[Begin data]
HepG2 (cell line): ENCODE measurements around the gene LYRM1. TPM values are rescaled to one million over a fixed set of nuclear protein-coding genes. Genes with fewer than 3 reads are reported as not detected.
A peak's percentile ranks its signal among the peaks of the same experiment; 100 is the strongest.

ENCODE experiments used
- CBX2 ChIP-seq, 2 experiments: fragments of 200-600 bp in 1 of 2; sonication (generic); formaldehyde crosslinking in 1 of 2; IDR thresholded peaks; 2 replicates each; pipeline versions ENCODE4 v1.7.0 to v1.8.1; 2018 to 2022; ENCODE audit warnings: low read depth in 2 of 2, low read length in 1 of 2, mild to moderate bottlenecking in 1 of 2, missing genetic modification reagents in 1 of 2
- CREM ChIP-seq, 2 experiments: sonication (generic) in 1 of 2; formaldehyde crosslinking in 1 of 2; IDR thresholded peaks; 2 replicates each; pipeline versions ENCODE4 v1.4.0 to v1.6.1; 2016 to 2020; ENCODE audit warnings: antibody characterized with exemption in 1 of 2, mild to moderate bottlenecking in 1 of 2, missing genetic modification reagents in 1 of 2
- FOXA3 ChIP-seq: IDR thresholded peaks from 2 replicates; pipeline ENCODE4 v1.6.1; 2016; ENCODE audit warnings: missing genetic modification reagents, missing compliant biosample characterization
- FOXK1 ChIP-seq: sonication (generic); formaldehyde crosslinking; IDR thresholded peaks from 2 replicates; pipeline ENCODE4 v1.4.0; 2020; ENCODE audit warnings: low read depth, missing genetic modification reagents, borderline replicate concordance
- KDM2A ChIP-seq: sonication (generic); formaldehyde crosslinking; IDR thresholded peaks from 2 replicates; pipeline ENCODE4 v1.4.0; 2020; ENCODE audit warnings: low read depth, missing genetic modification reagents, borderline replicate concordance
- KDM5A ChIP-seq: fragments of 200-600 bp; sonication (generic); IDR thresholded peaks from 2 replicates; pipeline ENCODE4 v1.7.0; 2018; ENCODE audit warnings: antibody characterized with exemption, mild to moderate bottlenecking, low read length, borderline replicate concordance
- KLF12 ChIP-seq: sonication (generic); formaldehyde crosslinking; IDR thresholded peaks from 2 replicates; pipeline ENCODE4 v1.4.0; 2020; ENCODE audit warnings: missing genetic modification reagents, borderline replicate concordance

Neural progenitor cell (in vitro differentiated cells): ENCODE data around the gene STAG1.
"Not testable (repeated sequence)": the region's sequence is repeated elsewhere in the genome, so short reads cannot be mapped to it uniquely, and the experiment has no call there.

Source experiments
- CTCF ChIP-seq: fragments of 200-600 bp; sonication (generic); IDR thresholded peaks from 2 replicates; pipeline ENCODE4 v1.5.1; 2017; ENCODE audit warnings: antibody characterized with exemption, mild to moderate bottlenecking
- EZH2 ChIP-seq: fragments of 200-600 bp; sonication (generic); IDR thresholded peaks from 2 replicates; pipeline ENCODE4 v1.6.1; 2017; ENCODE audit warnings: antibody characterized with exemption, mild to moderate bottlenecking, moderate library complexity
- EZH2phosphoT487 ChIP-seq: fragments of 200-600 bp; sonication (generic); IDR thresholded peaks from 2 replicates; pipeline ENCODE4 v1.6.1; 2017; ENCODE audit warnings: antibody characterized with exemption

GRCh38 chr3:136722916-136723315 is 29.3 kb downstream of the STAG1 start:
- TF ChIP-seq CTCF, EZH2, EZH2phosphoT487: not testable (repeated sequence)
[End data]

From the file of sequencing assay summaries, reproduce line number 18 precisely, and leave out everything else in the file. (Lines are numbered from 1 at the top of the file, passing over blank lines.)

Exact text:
- TF ChIP-seq CTCF, EZH2, EZH2phosphoT487: not testable (repeated sequence)